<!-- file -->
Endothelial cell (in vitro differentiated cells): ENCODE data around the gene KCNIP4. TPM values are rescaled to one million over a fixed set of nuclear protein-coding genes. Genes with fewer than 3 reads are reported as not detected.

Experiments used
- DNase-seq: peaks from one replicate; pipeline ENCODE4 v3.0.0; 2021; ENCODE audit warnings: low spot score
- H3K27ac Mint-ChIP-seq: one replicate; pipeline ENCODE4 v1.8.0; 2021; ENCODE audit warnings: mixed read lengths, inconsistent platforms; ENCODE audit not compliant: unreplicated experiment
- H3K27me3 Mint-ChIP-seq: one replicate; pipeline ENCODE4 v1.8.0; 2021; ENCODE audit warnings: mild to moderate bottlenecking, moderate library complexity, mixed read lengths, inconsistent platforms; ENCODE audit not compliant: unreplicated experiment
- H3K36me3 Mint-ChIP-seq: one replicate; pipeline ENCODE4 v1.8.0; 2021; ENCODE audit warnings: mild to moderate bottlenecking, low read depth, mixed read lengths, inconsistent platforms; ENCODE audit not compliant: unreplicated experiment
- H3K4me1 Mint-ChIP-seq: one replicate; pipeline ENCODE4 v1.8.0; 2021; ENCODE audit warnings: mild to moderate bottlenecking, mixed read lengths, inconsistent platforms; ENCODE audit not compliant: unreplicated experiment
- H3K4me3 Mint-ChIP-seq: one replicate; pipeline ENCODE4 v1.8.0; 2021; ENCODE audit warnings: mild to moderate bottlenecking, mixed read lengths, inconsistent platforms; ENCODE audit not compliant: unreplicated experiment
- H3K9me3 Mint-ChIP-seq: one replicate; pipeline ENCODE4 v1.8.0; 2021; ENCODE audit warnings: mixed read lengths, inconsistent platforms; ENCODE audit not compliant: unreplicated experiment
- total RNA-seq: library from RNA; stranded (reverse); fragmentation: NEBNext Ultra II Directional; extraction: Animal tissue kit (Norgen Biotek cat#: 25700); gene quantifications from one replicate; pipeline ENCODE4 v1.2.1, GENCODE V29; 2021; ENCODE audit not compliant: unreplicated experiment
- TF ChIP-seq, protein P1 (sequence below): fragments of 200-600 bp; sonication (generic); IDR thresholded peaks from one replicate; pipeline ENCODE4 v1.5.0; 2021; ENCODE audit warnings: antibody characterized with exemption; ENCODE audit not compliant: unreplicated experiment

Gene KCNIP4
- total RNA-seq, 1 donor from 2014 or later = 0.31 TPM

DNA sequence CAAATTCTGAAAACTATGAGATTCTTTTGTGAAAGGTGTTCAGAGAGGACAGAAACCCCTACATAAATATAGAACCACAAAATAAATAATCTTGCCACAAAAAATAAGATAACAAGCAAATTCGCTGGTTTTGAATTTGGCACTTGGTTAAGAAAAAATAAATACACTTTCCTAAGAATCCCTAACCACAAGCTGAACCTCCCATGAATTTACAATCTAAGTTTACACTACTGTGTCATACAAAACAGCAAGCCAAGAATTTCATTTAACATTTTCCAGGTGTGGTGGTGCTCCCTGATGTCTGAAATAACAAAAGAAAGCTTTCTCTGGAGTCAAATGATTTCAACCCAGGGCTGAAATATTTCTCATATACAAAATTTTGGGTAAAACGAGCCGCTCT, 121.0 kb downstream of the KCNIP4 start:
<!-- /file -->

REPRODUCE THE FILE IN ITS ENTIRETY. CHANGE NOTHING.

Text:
Endothelial cell (in vitro differentiated cells): ENCODE data around the gene KCNIP4. TPM values are rescaled to one million over a fixed set of nuclear protein-coding genes. Genes with fewer than 3 reads are reported as not detected.

Experiments used
- DNase-seq: peaks from one replicate; pipeline ENCODE4 v3.0.0; 2021; ENCODE audit warnings: low spot score
- H3K27ac Mint-ChIP-seq: one replicate; pipeline ENCODE4 v1.8.0; 2021; ENCODE audit warnings: mixed read lengths, inconsistent platforms; ENCODE audit not compliant: unreplicated experiment
- H3K27me3 Mint-ChIP-seq: one replicate; pipeline ENCODE4 v1.8.0; 2021; ENCODE audit warnings: mild to moderate bottlenecking, moderate library complexity, mixed read lengths, inconsistent platforms; ENCODE audit not compliant: unreplicated experiment
- H3K36me3 Mint-ChIP-seq: one replicate; pipeline ENCODE4 v1.8.0; 2021; ENCODE audit warnings: mild to moderate bottlenecking, low read depth, mixed read lengths, inconsistent platforms; ENCODE audit not compliant: unreplicated experiment
- H3K4me1 Mint-ChIP-seq: one replicate; pipeline ENCODE4 v1.8.0; 2021; ENCODE audit warnings: mild to moderate bottlenecking, mixed read lengths, inconsistent platforms; ENCODE audit not compliant: unreplicated experiment
- H3K4me3 Mint-ChIP-seq: one replicate; pipeline ENCODE4 v1.8.0; 2021; ENCODE audit warnings: mild to moderate bottlenecking, mixed read lengths, inconsistent platforms; ENCODE audit not compliant: unreplicated experiment
- H3K9me3 Mint-ChIP-seq: one replicate; pipeline ENCODE4 v1.8.0; 2021; ENCODE audit warnings: mixed read lengths, inconsistent platforms; ENCODE audit not compliant: unreplicated experiment
- total RNA-seq: library from RNA; stranded (reverse); fragmentation: NEBNext Ultra II Directional; extraction: Animal tissue kit (Norgen Biotek cat#: 25700); gene quantifications from one replicate; pipeline ENCODE4 v1.2.1, GENCODE V29; 2021; ENCODE audit not compliant: unreplicated experiment
- TF ChIP-seq, protein P1 (sequence below): fragments of 200-600 bp; sonication (generic); IDR thresholded peaks from one replicate; pipeline ENCODE4 v1.5.0; 2021; ENCODE audit warnings: antibody characterized with exemption; ENCODE audit not compliant: unreplicated experiment

Gene KCNIP4
- total RNA-seq, 1 donor from 2014 or later = 0.31 TPM

DNA sequence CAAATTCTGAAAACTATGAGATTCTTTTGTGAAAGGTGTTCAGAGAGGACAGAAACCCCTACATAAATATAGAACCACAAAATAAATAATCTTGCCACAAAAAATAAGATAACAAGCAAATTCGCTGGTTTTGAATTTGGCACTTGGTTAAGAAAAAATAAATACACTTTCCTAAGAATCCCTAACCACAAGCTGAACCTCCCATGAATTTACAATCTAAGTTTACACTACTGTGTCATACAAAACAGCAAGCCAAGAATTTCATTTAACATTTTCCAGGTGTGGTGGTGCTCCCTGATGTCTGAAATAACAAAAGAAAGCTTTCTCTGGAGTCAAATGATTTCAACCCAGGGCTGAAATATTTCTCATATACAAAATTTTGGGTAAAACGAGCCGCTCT, 121.0 kb downstream of the KCNIP4 start: